4 ways to run a leaner dev team

Covid-19 has brought many challenges for today's IT leaders, including continuing to drive new value without adding talent or increasing budget. Here's a new look at running lean.

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Doing more with less has long been the objective of running a lean tech organization, but now comes the age of COVID-19. IDC predicts a 2.7% drop in IT spending in 2020 with business leaders putting tech purchases and new initiatives on hold. Doing less with less is quickly becoming the COVID-19 normal for this year as IT budgets shrink, tech projects slow, and hiring freezes and layoffs squash hopes for new-hire relief. The challenge for the leaders of today’s tech organizations is weighty: continue to drive new value and fuel innovation without adding talent to the roster or dollars to the budget.

For development teams to succeed in this time of scarcity, they will have to learn to work differently. After the Great Recession, many IT organizations got leaner by taking advantage of offshore skills and resources. With the pandemic, the lesson will not be in offshoring, which many businesses already do. Instead, it will be a lesson in learning to emulate the leaner ways many distributed, offshore teams work: sharing resources across projects, leaning on professionals whose skills and experience are multifaceted, and embracing virtual collaboration tools.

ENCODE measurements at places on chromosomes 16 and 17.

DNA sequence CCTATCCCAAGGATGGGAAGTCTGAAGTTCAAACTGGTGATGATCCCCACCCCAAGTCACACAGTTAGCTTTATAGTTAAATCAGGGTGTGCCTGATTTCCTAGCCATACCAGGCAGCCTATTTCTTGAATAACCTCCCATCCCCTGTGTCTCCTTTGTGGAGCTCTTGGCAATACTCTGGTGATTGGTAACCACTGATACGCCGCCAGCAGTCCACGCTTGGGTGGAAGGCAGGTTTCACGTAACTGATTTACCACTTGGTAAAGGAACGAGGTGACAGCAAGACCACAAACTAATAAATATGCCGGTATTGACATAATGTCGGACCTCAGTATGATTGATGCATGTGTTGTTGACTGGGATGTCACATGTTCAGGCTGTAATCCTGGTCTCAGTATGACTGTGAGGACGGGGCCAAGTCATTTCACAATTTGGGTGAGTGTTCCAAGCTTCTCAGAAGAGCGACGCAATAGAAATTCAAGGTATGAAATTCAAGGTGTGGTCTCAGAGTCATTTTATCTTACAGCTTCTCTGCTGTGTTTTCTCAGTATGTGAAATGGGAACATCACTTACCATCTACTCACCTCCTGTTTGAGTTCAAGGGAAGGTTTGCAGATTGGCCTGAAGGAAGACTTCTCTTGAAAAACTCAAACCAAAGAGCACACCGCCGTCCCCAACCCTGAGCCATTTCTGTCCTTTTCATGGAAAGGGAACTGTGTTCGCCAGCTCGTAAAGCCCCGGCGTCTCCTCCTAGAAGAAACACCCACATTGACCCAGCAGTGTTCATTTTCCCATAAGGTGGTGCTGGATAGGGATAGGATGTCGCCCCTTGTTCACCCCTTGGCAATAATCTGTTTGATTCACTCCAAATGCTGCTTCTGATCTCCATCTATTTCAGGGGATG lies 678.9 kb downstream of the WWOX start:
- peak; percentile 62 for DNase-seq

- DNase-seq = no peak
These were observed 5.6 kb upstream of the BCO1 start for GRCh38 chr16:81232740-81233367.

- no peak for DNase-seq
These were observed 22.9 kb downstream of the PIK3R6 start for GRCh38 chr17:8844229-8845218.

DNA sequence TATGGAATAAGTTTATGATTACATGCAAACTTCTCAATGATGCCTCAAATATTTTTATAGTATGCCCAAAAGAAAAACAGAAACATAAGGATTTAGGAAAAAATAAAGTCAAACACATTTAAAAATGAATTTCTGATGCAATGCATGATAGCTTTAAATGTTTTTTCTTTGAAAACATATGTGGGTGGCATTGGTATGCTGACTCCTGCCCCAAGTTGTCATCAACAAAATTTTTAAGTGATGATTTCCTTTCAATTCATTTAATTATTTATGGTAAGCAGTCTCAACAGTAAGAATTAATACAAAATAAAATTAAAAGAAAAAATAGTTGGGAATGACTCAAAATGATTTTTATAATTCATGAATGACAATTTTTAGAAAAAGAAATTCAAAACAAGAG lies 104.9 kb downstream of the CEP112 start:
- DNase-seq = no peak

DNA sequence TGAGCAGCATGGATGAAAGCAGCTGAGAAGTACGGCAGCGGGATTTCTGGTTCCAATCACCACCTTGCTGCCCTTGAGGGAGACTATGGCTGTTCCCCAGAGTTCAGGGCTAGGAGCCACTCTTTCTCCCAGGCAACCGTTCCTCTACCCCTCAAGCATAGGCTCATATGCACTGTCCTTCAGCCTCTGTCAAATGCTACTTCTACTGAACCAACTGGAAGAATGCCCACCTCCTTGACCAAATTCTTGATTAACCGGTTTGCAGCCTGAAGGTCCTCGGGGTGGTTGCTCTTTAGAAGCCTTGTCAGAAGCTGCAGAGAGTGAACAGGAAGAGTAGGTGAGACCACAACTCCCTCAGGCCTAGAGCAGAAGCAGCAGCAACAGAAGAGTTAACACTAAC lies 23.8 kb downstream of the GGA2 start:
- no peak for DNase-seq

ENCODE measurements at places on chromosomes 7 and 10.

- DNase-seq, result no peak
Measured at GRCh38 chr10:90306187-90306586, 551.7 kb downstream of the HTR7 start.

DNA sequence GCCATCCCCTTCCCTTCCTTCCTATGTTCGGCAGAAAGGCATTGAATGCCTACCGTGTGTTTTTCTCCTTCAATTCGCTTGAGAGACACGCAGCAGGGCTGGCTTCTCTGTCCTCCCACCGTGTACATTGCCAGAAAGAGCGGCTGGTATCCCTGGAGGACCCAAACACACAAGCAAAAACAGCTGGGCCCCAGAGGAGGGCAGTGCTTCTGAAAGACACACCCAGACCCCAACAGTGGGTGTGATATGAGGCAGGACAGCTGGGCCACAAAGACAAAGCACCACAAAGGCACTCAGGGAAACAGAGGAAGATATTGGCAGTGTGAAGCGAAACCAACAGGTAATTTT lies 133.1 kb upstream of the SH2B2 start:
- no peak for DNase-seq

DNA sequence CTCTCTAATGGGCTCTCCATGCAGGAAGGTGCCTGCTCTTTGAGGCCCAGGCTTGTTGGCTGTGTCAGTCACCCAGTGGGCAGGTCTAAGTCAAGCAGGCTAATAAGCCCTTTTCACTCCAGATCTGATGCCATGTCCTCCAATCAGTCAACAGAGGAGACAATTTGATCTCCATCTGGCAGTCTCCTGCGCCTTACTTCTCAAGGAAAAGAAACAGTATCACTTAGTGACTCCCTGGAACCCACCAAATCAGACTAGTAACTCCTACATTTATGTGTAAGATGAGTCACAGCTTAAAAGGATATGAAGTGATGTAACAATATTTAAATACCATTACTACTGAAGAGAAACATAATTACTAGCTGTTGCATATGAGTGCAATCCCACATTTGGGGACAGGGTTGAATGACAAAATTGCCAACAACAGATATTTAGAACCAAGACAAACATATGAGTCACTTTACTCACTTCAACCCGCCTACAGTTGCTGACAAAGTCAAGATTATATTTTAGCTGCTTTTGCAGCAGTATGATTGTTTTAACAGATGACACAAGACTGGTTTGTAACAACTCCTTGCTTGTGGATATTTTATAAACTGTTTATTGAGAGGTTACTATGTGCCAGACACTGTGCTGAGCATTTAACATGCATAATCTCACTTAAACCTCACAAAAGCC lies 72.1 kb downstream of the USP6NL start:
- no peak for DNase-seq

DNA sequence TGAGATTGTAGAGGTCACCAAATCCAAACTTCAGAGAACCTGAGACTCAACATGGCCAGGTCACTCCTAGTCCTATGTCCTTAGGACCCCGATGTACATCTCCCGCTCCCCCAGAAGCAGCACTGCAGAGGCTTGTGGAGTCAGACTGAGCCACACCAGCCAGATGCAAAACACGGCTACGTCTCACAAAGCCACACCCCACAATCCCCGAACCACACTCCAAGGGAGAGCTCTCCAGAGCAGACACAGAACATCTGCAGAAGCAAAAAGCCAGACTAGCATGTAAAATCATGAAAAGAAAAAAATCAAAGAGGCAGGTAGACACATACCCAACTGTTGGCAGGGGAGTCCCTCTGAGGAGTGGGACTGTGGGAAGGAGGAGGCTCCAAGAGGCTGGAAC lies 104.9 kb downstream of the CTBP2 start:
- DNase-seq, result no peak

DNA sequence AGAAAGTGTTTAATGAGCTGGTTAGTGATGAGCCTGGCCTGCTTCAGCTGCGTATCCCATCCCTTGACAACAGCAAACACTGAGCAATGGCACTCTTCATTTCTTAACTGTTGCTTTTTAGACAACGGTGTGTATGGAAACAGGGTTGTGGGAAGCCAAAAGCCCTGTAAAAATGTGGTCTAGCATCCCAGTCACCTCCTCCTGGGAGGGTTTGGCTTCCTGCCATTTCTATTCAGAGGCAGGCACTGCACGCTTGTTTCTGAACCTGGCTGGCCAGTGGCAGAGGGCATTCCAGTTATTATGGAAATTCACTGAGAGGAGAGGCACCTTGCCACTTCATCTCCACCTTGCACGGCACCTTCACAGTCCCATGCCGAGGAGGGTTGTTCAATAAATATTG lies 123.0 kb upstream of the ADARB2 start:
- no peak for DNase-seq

If you’re looking to get the most from the development team you have in place, here are four lessons from the world of IT offshoring in how to do all you can with who and what you have.

Rebalance developer to tester ratio

For organizations using a traditional 2 to 1 developers to tester ratio, this is an opportunity to extend in the same way many offshoring teams do to the 3 developers to 1 tester ratio. Agile development, in all its speed and sprints, makes this stretch possible. Well-defined sprint plans embed testers in the team, streamlining and accelerating testing processes throughout development. With the tester working shoulder-to-shoulder with developers in every sprint — rather than waiting to test in the end phases of the lifecycle — the IT organization maintains both rigorous QA coverage and a leaner execution team.

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